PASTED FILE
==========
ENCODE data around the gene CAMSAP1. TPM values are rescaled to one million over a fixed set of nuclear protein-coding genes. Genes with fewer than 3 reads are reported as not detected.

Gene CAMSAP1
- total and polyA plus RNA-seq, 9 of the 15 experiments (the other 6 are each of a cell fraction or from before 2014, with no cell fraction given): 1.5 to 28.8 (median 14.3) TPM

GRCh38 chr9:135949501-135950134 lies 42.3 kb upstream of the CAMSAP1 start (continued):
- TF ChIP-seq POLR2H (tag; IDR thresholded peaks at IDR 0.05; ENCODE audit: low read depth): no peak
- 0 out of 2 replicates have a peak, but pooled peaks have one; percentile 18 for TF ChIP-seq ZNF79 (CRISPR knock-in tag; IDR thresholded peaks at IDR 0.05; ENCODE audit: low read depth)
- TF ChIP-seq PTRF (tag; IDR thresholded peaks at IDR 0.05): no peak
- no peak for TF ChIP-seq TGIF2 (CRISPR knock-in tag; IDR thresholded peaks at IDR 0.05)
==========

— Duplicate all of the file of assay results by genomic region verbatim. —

ENCODE data around the gene CAMSAP1. TPM values are rescaled to one million over a fixed set of nuclear protein-coding genes. Genes with fewer than 3 reads are reported as not detected.

Gene CAMSAP1
- total and polyA plus RNA-seq, 9 of the 15 experiments (the other 6 are each of a cell fraction or from before 2014, with no cell fraction given): 1.5 to 28.8 (median 14.3) TPM

GRCh38 chr9:135949501-135950134 lies 42.3 kb upstream of the CAMSAP1 start (continued):
- TF ChIP-seq POLR2H (tag; IDR thresholded peaks at IDR 0.05; ENCODE audit: low read depth): no peak
- 0 out of 2 replicates have a peak, but pooled peaks have one; percentile 18 for TF ChIP-seq ZNF79 (CRISPR knock-in tag; IDR thresholded peaks at IDR 0.05; ENCODE audit: low read depth)
- TF ChIP-seq PTRF (tag; IDR thresholded peaks at IDR 0.05): no peak
- no peak for TF ChIP-seq TGIF2 (CRISPR knock-in tag; IDR thresholded peaks at IDR 0.05)